We’ve tangled with a lot of activists trying to take choices away from Americans or needlessly feed them misinformation them about their food. We’re a small group, but our repertoire of opponents includes the Humane Society of the United States ($120 million budget), PETA ($35 million), Michael Bloomberg (net worth: $37 billion), and the Center for Science in the Public Interest (well…fairly insignificant).
Today we are taking on a new group: The multibillion-dollar multinational corporation Chipotle.
Chipotle has painted a false narrative of “Food with Integrity” in its marketing to attack farmers and mislead consumers. There was the Chipotle video “Scarecrow,” which positioned the company as an alternative to so-called “industrial” food and “factory farming”—even though the company gets food from literal tortilla factories and could be nicknamed “Big Burrito.”
Then, there was Chipotle’s decision earlier this year to ditch genetically improved ingredients from its menu. This GMO-free policy was derided by NPR, The Washington Post, and others. Numerous scientific bodies recognize GMOs to be just as safe as other foods—exposing Chipotle’s anti-GMO policy as essentially pandering to misinformation from ignorant corners of the Internet.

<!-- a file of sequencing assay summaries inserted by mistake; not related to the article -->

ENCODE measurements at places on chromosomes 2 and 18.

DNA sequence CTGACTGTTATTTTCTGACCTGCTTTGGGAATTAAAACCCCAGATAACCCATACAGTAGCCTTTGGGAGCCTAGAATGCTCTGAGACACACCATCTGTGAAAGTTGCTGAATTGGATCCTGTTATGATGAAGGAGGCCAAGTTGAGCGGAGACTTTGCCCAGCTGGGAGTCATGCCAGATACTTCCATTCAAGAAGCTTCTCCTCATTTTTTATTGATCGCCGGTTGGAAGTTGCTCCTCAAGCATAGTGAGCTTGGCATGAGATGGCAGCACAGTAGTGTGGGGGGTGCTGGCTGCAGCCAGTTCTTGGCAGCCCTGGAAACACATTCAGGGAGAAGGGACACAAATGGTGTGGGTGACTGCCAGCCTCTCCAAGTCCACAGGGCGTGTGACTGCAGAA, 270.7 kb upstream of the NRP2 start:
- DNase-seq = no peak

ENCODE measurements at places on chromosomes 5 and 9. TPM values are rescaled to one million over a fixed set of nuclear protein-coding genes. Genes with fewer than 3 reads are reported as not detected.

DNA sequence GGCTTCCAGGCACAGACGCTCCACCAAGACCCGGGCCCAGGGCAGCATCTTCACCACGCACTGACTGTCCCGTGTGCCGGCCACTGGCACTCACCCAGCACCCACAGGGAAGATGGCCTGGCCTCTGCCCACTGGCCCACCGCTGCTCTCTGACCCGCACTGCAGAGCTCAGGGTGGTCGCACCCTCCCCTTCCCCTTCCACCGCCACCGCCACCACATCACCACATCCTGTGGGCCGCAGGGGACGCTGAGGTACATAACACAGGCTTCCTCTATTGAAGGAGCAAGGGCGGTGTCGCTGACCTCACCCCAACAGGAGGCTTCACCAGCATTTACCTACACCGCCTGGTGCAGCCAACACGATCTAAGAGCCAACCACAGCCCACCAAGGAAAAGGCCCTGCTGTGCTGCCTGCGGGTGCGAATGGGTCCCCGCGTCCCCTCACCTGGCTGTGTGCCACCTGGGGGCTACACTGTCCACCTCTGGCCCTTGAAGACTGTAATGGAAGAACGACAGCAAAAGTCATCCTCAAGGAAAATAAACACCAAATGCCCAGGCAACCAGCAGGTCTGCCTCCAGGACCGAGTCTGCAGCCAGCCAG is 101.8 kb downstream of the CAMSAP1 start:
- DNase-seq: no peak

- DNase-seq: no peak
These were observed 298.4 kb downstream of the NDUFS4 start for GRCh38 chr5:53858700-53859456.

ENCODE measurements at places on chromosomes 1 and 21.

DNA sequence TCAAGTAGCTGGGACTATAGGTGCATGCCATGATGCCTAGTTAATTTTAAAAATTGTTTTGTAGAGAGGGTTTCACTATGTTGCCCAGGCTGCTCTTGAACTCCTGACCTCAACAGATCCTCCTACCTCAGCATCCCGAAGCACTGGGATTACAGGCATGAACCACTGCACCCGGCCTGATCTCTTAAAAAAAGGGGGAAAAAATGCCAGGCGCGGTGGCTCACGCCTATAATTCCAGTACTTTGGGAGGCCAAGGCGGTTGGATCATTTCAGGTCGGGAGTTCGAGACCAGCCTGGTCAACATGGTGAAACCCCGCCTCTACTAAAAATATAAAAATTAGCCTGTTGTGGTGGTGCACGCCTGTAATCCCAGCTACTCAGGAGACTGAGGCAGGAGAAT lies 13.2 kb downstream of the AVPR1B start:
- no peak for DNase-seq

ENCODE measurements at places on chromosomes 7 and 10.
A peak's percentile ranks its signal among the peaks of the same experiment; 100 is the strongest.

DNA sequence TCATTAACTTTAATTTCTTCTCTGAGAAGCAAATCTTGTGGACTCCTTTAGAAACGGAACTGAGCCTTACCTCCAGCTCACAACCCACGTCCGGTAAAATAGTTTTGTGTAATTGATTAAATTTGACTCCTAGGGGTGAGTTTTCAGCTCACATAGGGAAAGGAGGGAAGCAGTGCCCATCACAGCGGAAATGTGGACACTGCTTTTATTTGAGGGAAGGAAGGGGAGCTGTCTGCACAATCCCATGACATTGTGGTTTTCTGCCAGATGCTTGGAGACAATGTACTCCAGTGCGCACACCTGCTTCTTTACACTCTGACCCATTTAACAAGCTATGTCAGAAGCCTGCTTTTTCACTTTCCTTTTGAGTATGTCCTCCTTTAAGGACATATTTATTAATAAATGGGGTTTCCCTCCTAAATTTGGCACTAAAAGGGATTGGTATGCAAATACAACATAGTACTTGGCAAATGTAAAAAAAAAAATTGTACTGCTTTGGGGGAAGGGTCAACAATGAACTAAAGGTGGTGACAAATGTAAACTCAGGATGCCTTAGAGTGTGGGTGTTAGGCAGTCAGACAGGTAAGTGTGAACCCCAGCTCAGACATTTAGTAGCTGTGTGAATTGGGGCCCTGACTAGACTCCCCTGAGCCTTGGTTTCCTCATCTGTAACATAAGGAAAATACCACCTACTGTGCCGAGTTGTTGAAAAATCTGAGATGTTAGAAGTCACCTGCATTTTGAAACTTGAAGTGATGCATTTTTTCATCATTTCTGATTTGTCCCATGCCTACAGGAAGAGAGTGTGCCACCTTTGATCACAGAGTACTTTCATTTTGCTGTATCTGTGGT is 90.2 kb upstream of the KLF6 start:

Then, there’s Chipotle’s boasting that its “Food with Integrity” forbids the use of antibiotics. In other words, farmers aren’t allowed to use antibiotics to prevent their animals from getting sick, which makes as much sense as banning flu shots and vaccines. Also, American farmers who want to sell their animals to Chipotle can’t use antibiotics even to treat sickness in an animal. That’s Chipotle’s version of “integrity.”
This morning Chipotle’s chief flak Chris Arnold defended the corporation to The Washington Post, saying there’s “nothing false at all about our marketing.” Really? Here’s one billboard saying: “Did you want antibiotics with your lunch? We didn’t think so. All meats served in Kansas City are naturally raised.”
The ad is patently false. The federal government mandates that any animal given antibiotics go through a withdrawal period before it becomes food so that the medicine is eliminated from its body (just like how Advil doesn’t stay in one’s body forever). To imply that other restaurants are serving antibiotics in food is simply scurrilous.
We could go on. And plenty of us here do like Chipotle food. But, much like eating an overstuffed burrito too quickly, the marketing can make us want to puke. Check out our new project at www.ChubbyChipotle.com and please share it. People deserve to get “the rest of the story.”